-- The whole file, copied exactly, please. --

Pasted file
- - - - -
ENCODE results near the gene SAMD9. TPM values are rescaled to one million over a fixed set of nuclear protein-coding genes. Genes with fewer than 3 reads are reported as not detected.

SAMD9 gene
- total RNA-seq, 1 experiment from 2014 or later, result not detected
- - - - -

ENCODE results near the gene SAMD9. TPM values are rescaled to one million over a fixed set of nuclear protein-coding genes. Genes with fewer than 3 reads are reported as not detected.

SAMD9 gene
- total RNA-seq, 1 experiment from 2014 or later, result not detected